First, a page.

Hillary Clinton’s speech today on Donald Trump and the “alt-right” was, in no small part part, aimed at telling moderate Republican voters and GOP-leaning independents that their values aren’t truly represented by the nightmare ideology otherwise known as Trumpism. He may be the GOP nominee, but he has perverted and distorted Republicanism into something so twisted and horrifying, so unlike anything else we’ve seen in modern times, that they shouldn’t feel bound by party loyalty or political habit to stand by him.

The speech puts the full indictment of Trump’s flirtation with the alt-right and white nationalism all in one place, recapping “racist lies” such as Trump’s birtherism and his description of Mexican immigrants as rapists, his bigoted attack on the Mexican judge, his proposals for mass deportations and banning Muslims and ending birthright citizenship, his falsehood that thousands of American Muslims celebrated 9/11, and of course, his hiring of campaign chief Stephen Bannon, who has described himself as the creator of a “platform for the alt-right.”

Clinton also stated that this alt-right “views immigration and multiculturalism as a threat to white identity,” and that Trump’s campaign had given this view a “national megaphone.” This is, I believe, the clearest description yet from any Democrat of Trump’s mythology as a narrative of racial grievance, redress, and reaction: Trump is energizing his supporters by telling them that white America is under siege and that only his fabled strength, toughness and refusal to be hamstrung by political correctness will reverse the dark tide.


Clinton tied all of that to a broader argument that Trump is, in essence, too full of hate to represent all Americans and temperamentally too dangerous to be put in charge of the American military.

But I wanted to flag this part of the speech in particular: Her effort to, in a sense, absolve the broader Republican Party from Trump, or at least to give Republican voters a way to do this for the party. At one point, Clinton cited Paul Ryan’s description of Trump’s attack on the Mexican judge as “the textbook definition of a racist comment.” And she added:

This is a moment of reckoning for every Republican dismayed that the Party of Lincoln has become the Party of Trump.  It’s a moment of reckoning for all of us who love our country and believe that America is better than this.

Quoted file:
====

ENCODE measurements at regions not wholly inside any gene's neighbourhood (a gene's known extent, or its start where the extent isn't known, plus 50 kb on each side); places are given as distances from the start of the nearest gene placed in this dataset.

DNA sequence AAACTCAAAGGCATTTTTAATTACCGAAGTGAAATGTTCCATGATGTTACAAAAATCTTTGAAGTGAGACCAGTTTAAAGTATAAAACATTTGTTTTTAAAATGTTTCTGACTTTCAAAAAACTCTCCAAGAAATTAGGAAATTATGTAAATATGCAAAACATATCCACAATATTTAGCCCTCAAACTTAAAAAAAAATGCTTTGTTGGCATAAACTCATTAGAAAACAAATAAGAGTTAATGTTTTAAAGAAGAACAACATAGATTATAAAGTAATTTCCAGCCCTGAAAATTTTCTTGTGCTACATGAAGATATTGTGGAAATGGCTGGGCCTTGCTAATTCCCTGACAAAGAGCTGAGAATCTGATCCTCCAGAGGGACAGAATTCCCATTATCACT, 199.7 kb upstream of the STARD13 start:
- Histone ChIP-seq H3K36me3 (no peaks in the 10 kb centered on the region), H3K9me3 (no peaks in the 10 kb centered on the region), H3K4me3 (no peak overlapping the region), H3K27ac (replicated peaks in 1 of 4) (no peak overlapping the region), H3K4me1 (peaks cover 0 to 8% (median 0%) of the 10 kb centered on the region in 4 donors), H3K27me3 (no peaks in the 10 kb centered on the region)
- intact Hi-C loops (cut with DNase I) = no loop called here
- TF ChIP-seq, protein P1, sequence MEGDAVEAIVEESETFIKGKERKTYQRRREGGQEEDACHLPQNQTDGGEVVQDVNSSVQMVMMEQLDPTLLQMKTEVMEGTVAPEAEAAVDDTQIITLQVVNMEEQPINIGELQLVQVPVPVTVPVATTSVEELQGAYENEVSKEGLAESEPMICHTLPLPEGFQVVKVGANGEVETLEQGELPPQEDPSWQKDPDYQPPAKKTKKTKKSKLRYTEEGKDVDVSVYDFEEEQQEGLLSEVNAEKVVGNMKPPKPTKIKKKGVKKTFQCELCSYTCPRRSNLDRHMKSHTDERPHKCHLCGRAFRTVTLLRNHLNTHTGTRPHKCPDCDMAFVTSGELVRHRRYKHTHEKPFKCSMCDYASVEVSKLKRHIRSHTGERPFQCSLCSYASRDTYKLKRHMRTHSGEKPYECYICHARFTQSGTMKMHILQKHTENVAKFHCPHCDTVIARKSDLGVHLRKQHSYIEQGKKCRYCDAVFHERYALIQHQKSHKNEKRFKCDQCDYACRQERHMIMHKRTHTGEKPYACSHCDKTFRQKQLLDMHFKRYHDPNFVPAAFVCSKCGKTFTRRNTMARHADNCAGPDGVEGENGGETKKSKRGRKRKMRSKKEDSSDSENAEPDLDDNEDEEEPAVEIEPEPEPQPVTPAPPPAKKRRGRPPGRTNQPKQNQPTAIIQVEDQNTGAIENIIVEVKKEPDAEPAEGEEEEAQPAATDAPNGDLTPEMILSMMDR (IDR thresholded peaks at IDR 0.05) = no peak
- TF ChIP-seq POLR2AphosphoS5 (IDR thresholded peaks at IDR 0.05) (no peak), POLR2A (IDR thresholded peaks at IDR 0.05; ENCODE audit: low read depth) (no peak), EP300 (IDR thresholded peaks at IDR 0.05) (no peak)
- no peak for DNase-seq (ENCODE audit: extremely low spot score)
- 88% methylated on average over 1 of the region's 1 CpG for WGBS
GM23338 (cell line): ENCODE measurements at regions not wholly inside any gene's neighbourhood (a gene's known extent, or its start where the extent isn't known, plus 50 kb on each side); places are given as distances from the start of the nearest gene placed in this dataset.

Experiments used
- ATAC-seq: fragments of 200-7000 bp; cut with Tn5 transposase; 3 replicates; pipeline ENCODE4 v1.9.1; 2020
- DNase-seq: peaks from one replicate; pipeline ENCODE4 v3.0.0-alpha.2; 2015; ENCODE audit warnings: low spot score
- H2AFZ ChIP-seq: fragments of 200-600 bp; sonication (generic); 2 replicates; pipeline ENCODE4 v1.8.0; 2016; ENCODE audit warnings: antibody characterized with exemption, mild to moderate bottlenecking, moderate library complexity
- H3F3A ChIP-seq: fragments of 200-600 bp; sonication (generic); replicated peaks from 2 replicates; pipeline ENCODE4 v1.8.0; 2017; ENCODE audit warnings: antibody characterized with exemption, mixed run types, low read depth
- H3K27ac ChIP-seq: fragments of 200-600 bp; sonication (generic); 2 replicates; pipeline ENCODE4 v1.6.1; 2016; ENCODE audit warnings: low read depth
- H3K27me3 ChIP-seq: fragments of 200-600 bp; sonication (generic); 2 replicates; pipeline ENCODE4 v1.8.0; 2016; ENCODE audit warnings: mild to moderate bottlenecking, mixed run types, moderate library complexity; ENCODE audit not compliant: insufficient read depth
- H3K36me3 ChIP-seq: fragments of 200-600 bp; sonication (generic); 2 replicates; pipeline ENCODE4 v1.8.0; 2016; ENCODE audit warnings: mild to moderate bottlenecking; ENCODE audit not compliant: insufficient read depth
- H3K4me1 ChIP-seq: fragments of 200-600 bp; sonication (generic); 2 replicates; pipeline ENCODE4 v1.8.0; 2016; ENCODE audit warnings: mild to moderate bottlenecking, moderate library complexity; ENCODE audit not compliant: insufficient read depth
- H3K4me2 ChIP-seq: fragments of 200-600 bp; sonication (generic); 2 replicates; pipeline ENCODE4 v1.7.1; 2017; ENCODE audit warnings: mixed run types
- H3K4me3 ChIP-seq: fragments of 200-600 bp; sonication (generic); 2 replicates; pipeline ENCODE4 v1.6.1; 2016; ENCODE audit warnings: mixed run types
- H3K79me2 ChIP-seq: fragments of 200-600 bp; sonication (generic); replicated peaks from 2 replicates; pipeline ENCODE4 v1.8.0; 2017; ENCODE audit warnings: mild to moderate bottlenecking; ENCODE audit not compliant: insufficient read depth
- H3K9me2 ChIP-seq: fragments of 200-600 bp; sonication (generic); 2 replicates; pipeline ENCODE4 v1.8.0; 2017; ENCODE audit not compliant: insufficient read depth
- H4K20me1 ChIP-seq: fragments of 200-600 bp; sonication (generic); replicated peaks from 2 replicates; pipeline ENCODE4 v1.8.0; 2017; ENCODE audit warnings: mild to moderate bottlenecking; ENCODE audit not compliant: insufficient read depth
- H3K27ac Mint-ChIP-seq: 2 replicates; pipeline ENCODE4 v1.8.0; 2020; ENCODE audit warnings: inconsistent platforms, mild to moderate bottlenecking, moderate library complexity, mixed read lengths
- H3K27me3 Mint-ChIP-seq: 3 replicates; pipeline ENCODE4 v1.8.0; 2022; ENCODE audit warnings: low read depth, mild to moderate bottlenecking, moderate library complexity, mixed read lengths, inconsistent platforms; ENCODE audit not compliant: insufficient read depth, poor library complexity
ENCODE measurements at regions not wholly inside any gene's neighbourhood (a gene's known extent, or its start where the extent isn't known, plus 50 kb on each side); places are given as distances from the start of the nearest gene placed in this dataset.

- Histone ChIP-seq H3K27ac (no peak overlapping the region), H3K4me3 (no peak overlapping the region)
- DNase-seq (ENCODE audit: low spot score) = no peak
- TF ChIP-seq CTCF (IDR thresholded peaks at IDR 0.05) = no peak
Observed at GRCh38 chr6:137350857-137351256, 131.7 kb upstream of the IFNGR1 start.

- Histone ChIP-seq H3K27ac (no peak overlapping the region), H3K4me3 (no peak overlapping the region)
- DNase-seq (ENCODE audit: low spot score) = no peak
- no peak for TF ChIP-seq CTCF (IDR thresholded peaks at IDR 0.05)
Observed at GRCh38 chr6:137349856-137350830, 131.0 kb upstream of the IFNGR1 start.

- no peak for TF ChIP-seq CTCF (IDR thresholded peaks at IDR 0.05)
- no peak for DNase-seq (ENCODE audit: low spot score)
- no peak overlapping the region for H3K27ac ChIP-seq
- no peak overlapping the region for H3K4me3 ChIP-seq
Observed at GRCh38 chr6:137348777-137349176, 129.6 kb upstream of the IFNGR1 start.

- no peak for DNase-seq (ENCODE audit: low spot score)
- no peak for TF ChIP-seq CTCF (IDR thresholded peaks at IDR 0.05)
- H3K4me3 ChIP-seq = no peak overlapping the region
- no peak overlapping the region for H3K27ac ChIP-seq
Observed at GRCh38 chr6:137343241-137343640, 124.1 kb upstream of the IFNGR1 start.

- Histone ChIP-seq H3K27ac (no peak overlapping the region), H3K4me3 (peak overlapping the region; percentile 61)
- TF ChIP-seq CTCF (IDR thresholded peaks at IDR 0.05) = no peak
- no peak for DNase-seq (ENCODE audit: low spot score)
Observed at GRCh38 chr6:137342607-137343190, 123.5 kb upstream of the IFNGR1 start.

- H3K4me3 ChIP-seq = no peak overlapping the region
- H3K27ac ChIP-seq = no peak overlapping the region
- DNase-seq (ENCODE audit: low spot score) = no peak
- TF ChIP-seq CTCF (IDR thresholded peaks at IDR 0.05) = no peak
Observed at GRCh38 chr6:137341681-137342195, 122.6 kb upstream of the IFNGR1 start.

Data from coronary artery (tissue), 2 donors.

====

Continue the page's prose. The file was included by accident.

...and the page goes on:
Twenty years ago, when Bob Dole accepted the Republican nomination, he pointed to the exits and told any racists in the Party to get out.
The week after 9/11, George W. Bush went to a mosque and declared for everyone to hear that Muslims “love America just as much as I do.”
In 2008, John McCain told his own supporters they were wrong about the man he was trying to defeat.  Senator McCain made sure they knew – Barack Obama is an American citizen and “a decent person.”
We need that kind of leadership again.
Every day, more Americans are standing up and saying “enough is enough” – including a lot of Republicans.  I’m honored to have their support. 

In one sense, this was aimed at making it harder for GOP lawmakers and officials to keep supporting Trump. As former Ted Cruz operative Amanda Carpenter put it:


But this is also aimed at moderate Republican and GOP-leaning independents. Trump is still struggling to unite those voters. There has been a spirited debate among Dems over two competing strategies. One would cast Trump as an outlier relative to the Republican Party, to try to give such voters a kind of permission to abandon him. The other would cast Trump as the full realization of a species of more subtle race-bating politics that the GOP has practiced for decades, and would point out regularly that the GOP is Trump’s enabler, to further damage the party and its down-ballot candidates and incumbents.


In his speech to the Democratic convention, Obama opted for the former strategy, saying that the Trumpism on display at the GOP convention “wasn’t particularly Republican and it sure wasn’t conservative.” To a somewhat lesser extent, Clinton did the same today. She did not point out, as she could have, that many leading Republicans (such as Ryan) continue to endorse Trump despite everything he has said and done. Instead, the argument — pitched to millions of voters across the country who are troubled by Trump’s abusiveness, his exploitation of racial grievance, and his obvious temperamental unfitness for the presidency — was that the party has been taken over or hijacked, leaving a way out for those who do not want the Republican Party to be the Party of Trump.

As Brian Beutler has explained, the Democratic game plan is basically to give Republican lawmakers and voters alike a way to “absolve themselves” of Trumpism. There’s no telling how any of them will avail themselves of that opportunity, given that GOP lawmakers are trapped between Trump’s awful numbers and their need to hold on to Trump voters, and given that negative partisanship — dislike of the other side — has become such a powerful motivator of voters.

But Clinton’s lead in the polls appears to indicate that Trump is still struggling to unite moderate Republican voters and that he’s particularly weak among GOP-leaning constituencies such as college educated whites, white women, and exurban voters. And Clinton’s speech seems designed to get the media to shine a very harsh light on the very traits about him that continue to alienate them.